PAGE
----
Where: The UPMC Sports Performance Complex

One thing to watch: Instead of a game, Pitt will hold a public event that will include a kids’ clinic, an offensive strategy session with coordinator Joe Rudolph, a defensive strategy session with coordinator Matt House, a recruiting session with coordinator Dann Kabala and a strength and conditioning session with assistant coach Ross Kolodziej.
RALEIGH, N.C. -- In most places, it would speak volumes that Kalen McCain and Germaine Pratt, both just a few weeks into their college careers, were running with the second-team defense Saturday during NC State’s first scrimmage of the spring.

Indeed, both freshmen safeties have impressed teammates so far. McCain is instinctive, according to senior Jarvis Byrd, looking like a ball hawk in coverage. In that scrimmage, McCain picked off a pass and returned it for a touchdown, but at just 175 pounds, he needs to add some bulk. Pratt, on the other hand, is a charging bull in the secondary. At 6-foot-3, nearly 200 pounds, he plays like a linebacker -- a throwback to his high school days when he spent significant time in the box, playing the run -- and still needs refinement in coverage. But when he hits, he hits hard.

[+] EnlargeGermain Pratt
Miller Safrit/ESPN.comJust months ago, Germaine Pratt was a three-star prospect. Now he's pushing for a big role in NC State's secondary.
It’s a promising start for both players, but for the Wolfpack, their spot on the depth chart is a matter of necessity.

“They’re running with the twos because they have to,” safety Hakim Jones said. “We only have four safeties.”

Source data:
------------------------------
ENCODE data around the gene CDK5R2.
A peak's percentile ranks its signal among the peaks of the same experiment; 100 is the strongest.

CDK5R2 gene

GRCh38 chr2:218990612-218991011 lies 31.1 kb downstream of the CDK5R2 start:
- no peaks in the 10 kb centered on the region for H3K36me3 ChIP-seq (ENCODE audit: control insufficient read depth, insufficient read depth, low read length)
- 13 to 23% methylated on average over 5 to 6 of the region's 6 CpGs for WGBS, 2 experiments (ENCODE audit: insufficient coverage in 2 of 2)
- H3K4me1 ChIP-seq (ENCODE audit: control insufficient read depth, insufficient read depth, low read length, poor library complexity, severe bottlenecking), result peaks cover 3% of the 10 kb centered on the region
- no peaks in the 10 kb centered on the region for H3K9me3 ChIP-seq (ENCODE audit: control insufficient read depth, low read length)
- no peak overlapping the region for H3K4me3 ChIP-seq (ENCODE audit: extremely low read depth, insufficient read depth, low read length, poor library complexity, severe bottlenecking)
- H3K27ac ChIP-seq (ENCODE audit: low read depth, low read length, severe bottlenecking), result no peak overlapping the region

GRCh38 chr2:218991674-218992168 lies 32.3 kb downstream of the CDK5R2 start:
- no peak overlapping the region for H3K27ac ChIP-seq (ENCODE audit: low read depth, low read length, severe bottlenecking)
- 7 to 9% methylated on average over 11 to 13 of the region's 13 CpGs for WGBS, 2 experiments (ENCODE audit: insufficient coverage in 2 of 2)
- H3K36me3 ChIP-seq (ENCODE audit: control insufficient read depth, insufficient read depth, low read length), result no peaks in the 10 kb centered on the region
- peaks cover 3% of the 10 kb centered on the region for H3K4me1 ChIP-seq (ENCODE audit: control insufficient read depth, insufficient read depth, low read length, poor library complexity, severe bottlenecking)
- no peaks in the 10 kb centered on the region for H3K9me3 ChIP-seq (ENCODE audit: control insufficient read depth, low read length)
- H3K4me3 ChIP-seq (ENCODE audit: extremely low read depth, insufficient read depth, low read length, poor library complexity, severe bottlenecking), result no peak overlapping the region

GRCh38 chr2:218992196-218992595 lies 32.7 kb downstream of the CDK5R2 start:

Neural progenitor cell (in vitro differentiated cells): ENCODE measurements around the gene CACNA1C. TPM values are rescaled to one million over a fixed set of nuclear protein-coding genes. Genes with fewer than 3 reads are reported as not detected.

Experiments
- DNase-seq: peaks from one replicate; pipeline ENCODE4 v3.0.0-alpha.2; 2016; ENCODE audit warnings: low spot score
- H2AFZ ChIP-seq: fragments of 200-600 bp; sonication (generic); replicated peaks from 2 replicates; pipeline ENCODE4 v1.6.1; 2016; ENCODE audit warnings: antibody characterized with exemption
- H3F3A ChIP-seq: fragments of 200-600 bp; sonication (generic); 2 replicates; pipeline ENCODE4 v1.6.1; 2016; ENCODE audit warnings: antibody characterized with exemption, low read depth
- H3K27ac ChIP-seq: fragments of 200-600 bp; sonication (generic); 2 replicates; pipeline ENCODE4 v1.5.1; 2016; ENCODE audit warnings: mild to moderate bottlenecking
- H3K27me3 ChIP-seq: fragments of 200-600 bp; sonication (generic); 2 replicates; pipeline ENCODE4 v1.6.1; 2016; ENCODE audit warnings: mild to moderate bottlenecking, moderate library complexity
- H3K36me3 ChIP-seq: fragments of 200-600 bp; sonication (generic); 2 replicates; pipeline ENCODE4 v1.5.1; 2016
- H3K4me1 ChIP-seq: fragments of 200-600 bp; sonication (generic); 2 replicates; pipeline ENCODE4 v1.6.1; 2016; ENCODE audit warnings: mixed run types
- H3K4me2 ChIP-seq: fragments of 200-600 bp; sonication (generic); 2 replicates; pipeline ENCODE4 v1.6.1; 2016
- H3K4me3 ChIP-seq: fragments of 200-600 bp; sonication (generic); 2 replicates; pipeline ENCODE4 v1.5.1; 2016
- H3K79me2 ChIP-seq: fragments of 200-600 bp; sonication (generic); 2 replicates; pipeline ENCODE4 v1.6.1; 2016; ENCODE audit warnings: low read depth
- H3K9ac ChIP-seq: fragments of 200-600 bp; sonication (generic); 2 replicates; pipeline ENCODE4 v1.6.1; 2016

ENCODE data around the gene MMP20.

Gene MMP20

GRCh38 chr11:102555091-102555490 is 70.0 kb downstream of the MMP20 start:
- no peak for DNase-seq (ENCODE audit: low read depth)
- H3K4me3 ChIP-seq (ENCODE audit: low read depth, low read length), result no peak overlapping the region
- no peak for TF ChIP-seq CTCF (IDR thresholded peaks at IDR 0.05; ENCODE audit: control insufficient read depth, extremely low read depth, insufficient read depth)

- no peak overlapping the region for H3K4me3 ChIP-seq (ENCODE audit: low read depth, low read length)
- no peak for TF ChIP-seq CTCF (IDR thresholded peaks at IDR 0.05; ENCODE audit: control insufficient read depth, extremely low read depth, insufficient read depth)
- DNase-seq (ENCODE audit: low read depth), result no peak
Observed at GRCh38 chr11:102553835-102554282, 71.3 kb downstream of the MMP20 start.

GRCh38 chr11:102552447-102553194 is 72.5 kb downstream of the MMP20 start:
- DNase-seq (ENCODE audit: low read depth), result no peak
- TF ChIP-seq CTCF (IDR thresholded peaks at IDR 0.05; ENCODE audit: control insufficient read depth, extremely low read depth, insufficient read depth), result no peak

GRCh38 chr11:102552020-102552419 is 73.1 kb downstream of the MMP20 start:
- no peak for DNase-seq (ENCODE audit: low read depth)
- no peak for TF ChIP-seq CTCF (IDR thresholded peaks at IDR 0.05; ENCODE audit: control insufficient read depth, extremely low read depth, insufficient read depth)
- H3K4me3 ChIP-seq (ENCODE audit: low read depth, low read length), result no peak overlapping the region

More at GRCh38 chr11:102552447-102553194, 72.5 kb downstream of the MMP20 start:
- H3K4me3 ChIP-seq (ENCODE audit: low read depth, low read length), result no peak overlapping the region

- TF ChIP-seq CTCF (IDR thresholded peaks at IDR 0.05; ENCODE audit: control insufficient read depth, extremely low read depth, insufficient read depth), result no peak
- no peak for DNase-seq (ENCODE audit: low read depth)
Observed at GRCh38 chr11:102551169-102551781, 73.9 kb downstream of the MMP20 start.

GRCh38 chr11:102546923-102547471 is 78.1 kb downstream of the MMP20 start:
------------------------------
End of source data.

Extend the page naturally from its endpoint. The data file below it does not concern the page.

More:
This is the landscape in Raleigh for the nine early enrollees at NC State -- seven scholarship freshmen, along with long snapper Robert Brunstetter and preferred walk-on Ty Linton, a former North Carolina commitment who has played professional baseball for the past four years. There is opportunity at every turn, the result of a disproportionately young roster, but it is also a trial by fire.

“You go through this whole recruiting process and it seems like it should take a long time, but then you get here and it’s fast,” said Bo Hines, one of two freshman wide receivers enrolled for the spring. “Everything is moving.”

By coach Dave Doeren’s math, 71 percent of NC State’s roster this year will be freshmen or sophomores. Many saw action last year as the Wolfpack struggled to fill out a depth chart amid myriad injuries en route to a disastrous 3-9 season in which they didn’t win a game in conference play. The new arrivals, meanwhile, are getting a healthy dose of snaps on the practice field with an eye toward playing time this fall.

It’s a challenge, Doeren admits, but it’s also an investment in the viability of a crucial freshmen class this fall.